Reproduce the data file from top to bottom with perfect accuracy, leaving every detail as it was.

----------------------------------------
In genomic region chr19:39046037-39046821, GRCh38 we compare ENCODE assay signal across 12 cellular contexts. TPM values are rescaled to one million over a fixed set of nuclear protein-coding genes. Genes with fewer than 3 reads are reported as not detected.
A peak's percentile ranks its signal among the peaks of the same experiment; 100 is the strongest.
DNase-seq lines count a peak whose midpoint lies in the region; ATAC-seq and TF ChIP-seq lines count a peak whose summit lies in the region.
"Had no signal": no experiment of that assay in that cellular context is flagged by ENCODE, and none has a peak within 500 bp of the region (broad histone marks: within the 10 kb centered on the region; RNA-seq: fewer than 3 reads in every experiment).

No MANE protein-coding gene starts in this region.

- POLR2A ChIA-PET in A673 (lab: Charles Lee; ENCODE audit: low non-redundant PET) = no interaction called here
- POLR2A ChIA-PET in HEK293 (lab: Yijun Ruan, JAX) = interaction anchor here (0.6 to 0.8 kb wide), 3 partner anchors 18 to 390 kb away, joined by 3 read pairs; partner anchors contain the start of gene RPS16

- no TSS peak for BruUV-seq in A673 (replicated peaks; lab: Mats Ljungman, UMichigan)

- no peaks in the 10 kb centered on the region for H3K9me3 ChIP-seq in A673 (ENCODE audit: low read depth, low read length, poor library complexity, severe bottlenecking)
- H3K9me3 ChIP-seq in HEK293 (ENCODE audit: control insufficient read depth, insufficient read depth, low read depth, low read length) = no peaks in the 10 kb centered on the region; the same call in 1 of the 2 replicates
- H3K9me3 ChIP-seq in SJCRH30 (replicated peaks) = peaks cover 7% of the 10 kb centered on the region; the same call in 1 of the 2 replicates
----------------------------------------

In genomic region chr19:39046037-39046821, GRCh38 we compare ENCODE assay signal across 12 cellular contexts. TPM values are rescaled to one million over a fixed set of nuclear protein-coding genes. Genes with fewer than 3 reads are reported as not detected.
A peak's percentile ranks its signal among the peaks of the same experiment; 100 is the strongest.
DNase-seq lines count a peak whose midpoint lies in the region; ATAC-seq and TF ChIP-seq lines count a peak whose summit lies in the region.
"Had no signal": no experiment of that assay in that cellular context is flagged by ENCODE, and none has a peak within 500 bp of the region (broad histone marks: within the 10 kb centered on the region; RNA-seq: fewer than 3 reads in every experiment).

No MANE protein-coding gene starts in this region.

- POLR2A ChIA-PET in A673 (lab: Charles Lee; ENCODE audit: low non-redundant PET) = no interaction called here
- POLR2A ChIA-PET in HEK293 (lab: Yijun Ruan, JAX) = interaction anchor here (0.6 to 0.8 kb wide), 3 partner anchors 18 to 390 kb away, joined by 3 read pairs; partner anchors contain the start of gene RPS16

- no TSS peak for BruUV-seq in A673 (replicated peaks; lab: Mats Ljungman, UMichigan)

- no peaks in the 10 kb centered on the region for H3K9me3 ChIP-seq in A673 (ENCODE audit: low read depth, low read length, poor library complexity, severe bottlenecking)
- H3K9me3 ChIP-seq in HEK293 (ENCODE audit: control insufficient read depth, insufficient read depth, low read depth, low read length) = no peaks in the 10 kb centered on the region; the same call in 1 of the 2 replicates
- H3K9me3 ChIP-seq in SJCRH30 (replicated peaks) = peaks cover 7% of the 10 kb centered on the region; the same call in 1 of the 2 replicates